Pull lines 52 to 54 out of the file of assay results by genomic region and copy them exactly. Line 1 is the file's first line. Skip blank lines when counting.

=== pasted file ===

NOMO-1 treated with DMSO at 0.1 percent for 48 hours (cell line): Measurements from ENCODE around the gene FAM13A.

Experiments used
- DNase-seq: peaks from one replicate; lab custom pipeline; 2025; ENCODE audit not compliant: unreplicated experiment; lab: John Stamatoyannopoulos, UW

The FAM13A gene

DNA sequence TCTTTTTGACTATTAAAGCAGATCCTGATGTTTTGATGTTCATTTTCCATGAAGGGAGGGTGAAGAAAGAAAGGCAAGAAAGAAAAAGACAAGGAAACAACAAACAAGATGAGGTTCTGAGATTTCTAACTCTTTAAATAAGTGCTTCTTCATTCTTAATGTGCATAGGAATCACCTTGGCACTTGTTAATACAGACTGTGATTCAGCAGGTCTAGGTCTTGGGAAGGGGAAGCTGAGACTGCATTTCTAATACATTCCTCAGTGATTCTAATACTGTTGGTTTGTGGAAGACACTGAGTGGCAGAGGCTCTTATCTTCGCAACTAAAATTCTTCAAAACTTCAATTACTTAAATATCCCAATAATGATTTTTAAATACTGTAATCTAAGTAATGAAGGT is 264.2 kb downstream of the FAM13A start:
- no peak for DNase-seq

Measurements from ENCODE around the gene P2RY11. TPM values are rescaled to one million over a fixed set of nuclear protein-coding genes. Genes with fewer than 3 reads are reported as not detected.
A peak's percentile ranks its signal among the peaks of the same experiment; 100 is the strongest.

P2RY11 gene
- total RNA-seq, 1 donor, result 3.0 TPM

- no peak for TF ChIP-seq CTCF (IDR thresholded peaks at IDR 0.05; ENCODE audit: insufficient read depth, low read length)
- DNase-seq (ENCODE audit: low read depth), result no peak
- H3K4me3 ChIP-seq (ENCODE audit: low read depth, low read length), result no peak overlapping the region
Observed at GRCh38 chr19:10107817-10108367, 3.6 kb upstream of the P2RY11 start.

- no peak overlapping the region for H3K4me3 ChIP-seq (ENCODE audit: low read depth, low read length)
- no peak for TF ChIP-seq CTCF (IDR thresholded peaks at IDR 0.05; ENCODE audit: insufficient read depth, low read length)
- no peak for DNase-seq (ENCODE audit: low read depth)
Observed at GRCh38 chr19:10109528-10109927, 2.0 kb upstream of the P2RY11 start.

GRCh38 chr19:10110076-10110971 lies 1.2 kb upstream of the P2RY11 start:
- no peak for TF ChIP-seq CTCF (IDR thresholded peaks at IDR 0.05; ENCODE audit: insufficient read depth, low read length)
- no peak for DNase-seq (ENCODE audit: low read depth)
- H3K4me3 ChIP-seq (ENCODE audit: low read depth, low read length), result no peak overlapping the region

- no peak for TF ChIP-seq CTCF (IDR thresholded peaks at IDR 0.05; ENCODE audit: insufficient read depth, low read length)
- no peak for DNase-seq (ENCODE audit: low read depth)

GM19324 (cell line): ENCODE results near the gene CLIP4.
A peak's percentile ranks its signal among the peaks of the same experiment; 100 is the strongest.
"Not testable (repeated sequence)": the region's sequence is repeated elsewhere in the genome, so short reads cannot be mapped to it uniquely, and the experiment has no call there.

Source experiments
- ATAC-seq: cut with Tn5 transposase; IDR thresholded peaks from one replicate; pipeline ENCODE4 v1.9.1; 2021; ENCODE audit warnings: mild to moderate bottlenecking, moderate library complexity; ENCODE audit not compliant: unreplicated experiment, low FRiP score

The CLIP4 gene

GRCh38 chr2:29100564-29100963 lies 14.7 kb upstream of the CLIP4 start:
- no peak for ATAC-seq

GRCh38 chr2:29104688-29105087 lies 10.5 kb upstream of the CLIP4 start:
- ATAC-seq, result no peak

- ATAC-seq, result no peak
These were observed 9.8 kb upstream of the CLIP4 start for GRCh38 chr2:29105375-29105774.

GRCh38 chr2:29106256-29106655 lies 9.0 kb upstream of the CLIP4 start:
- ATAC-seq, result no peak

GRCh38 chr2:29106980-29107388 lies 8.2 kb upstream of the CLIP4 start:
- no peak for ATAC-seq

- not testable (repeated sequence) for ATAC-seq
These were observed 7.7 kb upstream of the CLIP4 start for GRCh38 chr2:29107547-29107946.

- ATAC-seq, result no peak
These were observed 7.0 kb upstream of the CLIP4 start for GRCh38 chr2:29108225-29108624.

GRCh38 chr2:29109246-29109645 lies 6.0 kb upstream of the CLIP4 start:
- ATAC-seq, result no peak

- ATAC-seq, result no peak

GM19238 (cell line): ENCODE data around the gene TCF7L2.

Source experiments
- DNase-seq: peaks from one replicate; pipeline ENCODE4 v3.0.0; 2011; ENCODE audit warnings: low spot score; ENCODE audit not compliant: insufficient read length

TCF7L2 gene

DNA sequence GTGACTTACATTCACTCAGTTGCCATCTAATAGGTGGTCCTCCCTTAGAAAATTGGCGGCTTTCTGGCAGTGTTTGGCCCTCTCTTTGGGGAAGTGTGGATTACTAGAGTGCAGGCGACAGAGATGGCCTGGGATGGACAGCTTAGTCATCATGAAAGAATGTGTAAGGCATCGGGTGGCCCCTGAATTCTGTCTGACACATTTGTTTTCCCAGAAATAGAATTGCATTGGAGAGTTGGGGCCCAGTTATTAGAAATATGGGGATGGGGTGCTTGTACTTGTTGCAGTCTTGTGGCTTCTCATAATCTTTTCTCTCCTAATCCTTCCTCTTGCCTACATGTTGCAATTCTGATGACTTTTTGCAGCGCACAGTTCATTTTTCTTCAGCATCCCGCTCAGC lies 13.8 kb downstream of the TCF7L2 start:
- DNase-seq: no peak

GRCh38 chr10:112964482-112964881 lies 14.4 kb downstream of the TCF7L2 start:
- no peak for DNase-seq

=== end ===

DNA sequence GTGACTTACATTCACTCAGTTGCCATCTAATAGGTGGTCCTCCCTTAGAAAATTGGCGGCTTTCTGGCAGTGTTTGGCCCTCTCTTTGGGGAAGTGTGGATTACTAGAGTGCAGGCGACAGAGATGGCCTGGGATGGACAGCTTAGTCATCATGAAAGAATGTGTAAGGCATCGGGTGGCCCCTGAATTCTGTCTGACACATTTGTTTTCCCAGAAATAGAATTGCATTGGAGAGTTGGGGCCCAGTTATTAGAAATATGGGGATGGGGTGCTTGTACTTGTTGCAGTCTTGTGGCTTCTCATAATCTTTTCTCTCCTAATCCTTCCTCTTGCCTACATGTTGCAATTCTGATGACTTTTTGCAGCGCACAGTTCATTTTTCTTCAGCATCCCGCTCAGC lies 13.8 kb downstream of the TCF7L2 start:
- DNase-seq: no peak

GRCh38 chr10:112964482-112964881 lies 14.4 kb downstream of the TCF7L2 start: